Edward B. Addison The 507th Fighter Group, equipped with P-47N's, won the Presidential Unit Citation for destroying 32 Japanese aircraft in the air on one mission to Seoul, Korea. The average flying time for raids to Korea and Japan would be 7 to 9 hours flying time. In a total of 31 months, the 507th not only provided top cover for B-29's, but also dive-bombed, napalm-bombed and flew low-level on strafing missions.
Levon B. Agha-Zarian It is rumored that he, took his primary training on a flying rug. He flew Spits, briefly, in England, but as the, war moved to the East, he was sent to India as a Sgt. Pilot and first saw action from Ceylon, flying the Curtiss P.36, the Brewster Buffalo, and the Hurricane. At this point he might have opted for the rug! This was at the time of the fall of Singapore and the sinking of the Prince of Wales and the Repulse.
George N. Ahles Posted to A-20 light bomber squadron Barksdale Field, Louisiana. . Group moved to Hunter Air Base Savannah, Georgia. Qualified for Pilot training November 1940. Entered Aviation Cadets January 1942. Presented wings November 1942 class of 42-J. Married Mary Louise while in Advanced Pilot Training at Craig AFB, Selma, Alabama, September 1942.
Roy J. Aldritt Shortly after the group moved to France he ran into some unseen flak and was forced to make a nylon descent behind the lines; some evasion and a lot of luck had him back with his unit in 24 hours.
Eugene J. Amaral After graduation from Stonington High School he enlisted as an Aviation Cadet in December 1942 and was called to active duty in March, 1943. He received his wings and commission at Spence Field, Georgia as a member of the Class of 43-C.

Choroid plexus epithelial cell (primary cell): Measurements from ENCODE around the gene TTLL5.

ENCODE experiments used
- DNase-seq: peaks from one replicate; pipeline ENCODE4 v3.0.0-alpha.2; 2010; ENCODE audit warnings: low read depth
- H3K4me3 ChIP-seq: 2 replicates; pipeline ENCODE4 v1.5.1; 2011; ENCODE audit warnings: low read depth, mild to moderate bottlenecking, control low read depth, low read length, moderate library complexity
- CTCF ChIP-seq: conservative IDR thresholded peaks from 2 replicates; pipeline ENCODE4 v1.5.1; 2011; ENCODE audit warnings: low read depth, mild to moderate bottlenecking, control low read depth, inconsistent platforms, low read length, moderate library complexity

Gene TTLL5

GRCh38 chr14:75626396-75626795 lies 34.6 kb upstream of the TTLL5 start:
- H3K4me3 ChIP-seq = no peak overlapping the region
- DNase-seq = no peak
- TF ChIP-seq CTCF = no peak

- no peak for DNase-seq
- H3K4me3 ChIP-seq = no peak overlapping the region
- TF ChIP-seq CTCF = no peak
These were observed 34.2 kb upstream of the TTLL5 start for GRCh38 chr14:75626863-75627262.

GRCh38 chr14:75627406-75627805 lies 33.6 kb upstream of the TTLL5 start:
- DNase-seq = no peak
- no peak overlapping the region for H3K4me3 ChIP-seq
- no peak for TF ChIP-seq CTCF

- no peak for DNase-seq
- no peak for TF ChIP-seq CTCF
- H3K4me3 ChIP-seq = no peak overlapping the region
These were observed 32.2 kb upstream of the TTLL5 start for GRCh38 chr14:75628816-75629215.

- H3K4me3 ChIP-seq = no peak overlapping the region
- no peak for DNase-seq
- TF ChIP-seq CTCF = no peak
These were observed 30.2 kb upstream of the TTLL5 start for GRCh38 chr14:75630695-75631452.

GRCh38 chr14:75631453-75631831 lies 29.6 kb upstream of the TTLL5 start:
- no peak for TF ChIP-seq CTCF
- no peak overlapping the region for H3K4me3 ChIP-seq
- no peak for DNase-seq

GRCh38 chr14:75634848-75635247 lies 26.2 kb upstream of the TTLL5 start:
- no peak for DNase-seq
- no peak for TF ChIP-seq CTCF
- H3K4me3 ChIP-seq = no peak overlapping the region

Talmadge L. Ambrose Flew 84 missions thru VE Day, was downed by 22mm ground fire over Siefried Line. He destroyed 11 enemy aircraft, 9 known confirmed in air and on ground, including 4 FW 190-D's in one afternoon over Hanover, Germany, April 8, 1945. He was awarded the Distinguished Service Cross, Distinguished Flying Cross, Air Medal, 17 man, Oak Leaf Clusters, Good Conduct Medal, Pacific Theatre and European Theatre Meda1s with 5 Battle Stars and Unit Citation Medal.
John C. Anderson After P-47 transition he was assigned to the 406th Fighter Group, 512th Fighter Squadron. (E.T .0.) He flew 56 missions through January, 1945 destroying supply routes, bridges, and railroads; he also flew close support missions with the ground forces, with attacks on tanks, artillery and enemy positions.
William Anderson It was not always flak,two ME-109's beat the hell out of me one day. The central controller called me and said "Basher-Red Leader do you have contact Bandits," I replied, "I sure do, I'll bring them over the field in 3 minutes, they're chasing me home." Got all the usual medals including two Belgium and two French but one I'm most proud of is the Silver Star -it is the greatest.